> Reuters: Nearly 200 Nations Agree Binding Deal To Cut Greenhouse Gases (Clement Uwiringiyimana). On Saturday in Kigali, Rwanda, nearly 200 nations have agreed a legally binding deal to cut back on greenhouse gases used in refrigerators and air conditioners, a major move against climate change.The deal, which includes the the United States and China, divides countries into three groups with different deadlines to reduce the use of factory-made hydrofluorocarbon (HFC) gases, which can be 10,000 times more powerful than carbon dioxide as greenhouse gases. Under the pact, developed nations, including much of Europe and the United States, commit to reducing their use of the gases incrementally, starting with a 10 percent cut by 2019 and reaching 85 percent by 2036. Unlike the Paris agreement, the Kigali deal is legally binding, has very specific timetables, and has an agreement by rich countries to help poor countries adapt their technology.
> Common Dreams: The ‘Good Anthropocene’: Grassroots Initiatives Worldwide Show Path Forward (Andrea Germanos). Looking for a ray of sunshine amidst seemingly endless news of the warming planet, global biodiversity loss, or ongoing war? You might want to head over to Seeds of a Good Anthropocene, a website developed by a team of international researchers to spotlight global initiatives or “seeds” from the grassroots that help pave the path towards a more just, sustainable world. Researchers analyzed 100 of the roughly 500 efforts submitted to the site, and published in the journal Frontiers in Ecology and the Environment what they identified as six overarching themes under which the initiatives fall: agroecology, green urbanism, future knowledge, urban transformation, fair futures, and sustainable futures.
> Shareable: Voting With Every Dollar We Spend: Business Models That Build Community Resilience (Transition US). We can choose to support businesses that make our communities more resilient rather than extracting local wealth and resources. Sometimes it costs more to support businesses that are aligned with values of social and ecological responsibility, but those prices reflect the true cost of production. When purchasing cheap consumer goods, the true cost of production is often passed on to workers and to future generations. When we shop at chains or big-box stores, much of the money we spend leaves our community, but when we shop at local, independent businesses, our money is recycled locally and strengthens our local economies. In this new report by Transition US, “25 Enterprises that Build Resilience,” we look at twenty-five businesses across the US that actually build community wealth and resilience. Download the report.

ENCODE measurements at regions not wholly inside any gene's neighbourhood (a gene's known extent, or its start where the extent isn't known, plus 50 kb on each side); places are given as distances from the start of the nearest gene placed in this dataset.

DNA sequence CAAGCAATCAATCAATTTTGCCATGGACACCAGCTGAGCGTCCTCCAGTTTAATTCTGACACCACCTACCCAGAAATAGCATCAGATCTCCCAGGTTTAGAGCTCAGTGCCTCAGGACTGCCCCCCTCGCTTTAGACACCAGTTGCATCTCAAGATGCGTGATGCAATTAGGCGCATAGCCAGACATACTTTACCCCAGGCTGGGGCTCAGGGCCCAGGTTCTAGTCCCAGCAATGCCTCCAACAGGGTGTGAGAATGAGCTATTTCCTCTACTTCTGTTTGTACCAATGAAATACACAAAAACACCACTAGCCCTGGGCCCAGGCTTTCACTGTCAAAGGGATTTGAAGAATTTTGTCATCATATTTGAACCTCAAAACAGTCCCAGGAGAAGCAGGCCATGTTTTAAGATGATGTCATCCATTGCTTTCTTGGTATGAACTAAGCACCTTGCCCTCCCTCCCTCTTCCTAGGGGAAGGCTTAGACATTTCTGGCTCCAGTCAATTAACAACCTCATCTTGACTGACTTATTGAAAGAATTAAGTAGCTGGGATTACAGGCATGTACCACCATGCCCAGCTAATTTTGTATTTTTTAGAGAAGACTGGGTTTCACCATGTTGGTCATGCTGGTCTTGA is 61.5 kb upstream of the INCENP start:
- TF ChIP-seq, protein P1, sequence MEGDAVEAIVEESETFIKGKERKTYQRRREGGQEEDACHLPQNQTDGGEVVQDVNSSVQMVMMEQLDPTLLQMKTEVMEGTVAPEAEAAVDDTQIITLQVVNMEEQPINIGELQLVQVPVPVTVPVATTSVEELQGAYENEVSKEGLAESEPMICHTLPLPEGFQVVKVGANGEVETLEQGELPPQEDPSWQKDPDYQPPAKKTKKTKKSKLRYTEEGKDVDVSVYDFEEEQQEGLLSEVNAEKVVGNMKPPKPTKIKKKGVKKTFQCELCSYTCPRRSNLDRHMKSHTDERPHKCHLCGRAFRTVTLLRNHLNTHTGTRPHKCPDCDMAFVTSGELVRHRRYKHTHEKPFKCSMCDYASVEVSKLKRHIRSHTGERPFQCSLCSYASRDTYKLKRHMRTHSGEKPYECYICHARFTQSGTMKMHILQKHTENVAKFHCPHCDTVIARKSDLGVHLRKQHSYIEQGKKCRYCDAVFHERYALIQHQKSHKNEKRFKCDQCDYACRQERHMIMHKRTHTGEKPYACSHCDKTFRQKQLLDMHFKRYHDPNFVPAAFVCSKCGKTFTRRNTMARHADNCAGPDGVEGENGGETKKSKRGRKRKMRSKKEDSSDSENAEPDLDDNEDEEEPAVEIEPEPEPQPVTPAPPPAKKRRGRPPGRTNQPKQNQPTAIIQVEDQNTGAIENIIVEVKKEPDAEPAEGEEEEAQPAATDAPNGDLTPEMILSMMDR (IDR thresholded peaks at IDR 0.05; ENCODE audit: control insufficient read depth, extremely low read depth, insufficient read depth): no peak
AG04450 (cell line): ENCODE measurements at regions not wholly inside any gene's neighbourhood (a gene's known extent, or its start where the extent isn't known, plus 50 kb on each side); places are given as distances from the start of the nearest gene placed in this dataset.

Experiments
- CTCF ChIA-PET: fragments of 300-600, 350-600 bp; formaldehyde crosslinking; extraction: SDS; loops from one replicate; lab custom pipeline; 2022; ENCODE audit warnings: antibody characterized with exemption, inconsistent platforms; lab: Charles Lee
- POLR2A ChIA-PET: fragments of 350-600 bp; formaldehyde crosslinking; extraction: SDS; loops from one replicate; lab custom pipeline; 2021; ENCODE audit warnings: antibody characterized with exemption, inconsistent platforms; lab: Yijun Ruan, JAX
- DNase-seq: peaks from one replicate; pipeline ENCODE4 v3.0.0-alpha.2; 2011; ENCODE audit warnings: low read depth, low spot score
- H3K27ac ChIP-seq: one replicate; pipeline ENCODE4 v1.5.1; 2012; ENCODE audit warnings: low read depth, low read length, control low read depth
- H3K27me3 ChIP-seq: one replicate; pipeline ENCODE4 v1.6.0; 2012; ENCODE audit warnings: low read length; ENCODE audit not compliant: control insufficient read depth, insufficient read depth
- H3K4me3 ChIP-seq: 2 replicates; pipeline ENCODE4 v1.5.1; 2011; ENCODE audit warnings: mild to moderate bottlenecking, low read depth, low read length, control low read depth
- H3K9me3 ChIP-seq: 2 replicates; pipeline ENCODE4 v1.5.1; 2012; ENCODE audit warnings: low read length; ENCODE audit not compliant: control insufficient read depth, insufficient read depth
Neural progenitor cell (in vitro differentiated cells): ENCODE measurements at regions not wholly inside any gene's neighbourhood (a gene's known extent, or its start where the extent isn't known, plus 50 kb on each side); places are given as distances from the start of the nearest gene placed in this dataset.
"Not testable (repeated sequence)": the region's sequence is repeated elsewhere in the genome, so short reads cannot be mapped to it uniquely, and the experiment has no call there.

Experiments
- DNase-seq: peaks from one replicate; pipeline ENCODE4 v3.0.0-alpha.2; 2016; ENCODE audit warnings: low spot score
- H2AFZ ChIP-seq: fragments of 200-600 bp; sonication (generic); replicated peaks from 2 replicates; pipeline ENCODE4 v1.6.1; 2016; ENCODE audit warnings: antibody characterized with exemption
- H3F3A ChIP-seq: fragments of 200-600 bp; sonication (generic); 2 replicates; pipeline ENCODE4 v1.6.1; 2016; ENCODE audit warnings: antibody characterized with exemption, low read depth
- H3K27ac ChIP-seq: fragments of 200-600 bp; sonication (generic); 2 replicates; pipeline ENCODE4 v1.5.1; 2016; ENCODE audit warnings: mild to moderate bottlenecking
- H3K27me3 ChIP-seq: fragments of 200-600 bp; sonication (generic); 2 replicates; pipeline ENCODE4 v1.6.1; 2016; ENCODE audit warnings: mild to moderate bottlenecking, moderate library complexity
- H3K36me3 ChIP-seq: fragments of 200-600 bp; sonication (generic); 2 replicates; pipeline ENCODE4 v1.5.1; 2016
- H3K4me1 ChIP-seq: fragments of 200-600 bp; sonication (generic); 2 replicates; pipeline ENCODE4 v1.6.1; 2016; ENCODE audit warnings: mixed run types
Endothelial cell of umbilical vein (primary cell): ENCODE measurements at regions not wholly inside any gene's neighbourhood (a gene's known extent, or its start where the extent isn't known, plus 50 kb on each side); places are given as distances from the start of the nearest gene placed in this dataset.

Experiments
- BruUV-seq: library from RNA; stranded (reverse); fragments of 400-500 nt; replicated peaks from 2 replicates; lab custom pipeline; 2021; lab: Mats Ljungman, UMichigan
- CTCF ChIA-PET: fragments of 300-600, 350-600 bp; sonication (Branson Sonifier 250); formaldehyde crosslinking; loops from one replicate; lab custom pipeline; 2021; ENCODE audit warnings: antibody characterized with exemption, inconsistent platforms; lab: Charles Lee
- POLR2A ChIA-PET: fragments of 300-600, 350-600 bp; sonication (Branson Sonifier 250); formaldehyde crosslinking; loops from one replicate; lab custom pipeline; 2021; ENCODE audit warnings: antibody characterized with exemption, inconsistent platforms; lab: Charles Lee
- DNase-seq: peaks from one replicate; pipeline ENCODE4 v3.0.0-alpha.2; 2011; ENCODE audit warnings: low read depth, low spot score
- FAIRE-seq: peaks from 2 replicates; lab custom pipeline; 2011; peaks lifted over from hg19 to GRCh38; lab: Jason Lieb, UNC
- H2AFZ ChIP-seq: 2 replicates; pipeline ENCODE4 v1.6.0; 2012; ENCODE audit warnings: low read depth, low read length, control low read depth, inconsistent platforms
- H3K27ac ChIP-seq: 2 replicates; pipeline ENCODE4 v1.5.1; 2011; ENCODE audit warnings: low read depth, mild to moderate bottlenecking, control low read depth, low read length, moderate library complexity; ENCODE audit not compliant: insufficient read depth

> Washington Post: Stop Raking Your Leaves! (Christopher Ingraham). According to Sam Bauer, a turf grass researcher at the University of Minnesota, the best thing to do with your leaves may be to forget about raking and bagging, and simply go over them with a lawnmower from time to time. “The leaves have organic matter in them, you’re adding good organic matter to your soil when you’re not picking them up,” Bauer said in an interview. You can just run the leaves over with your regular mower, with a closed side discharge outlet, or buy a specialized mulching blade for your mower that’ll chop leaves up even more finely. The benefits to your lawn are two-fold. All the organic material adds good nutrients to your soil, which will help your grass grow better next year, and it also suppresses weeds.
> Resilience: The Renewable Energy And Waste Industries: 21st Century In Changing The Global Economy (Jeremy Leggett). The emissions prizes of both a renewable economy and a circular economy are huge. The Paris Agreement is essentially a charter for the decarbonisation of energy industries, to be achieved as soon as humanly possible. This explains why so many cities and corporations have taken on 100% renewables targets. Meanwhile, adopting a circular economy could involve 70% cuts in carbon emissions by 2030, according to a recent Club of Rome study of five European economies. Modeling a mix of renewable energy, energy efficiency and material efficiency strategies, the study finds that GNP would grow by c.1.5% across the nations studied, and more than 100,000 additional jobs would be created, cutting unemployment by one third. The future can be both renewable, and circular—sooner than many think.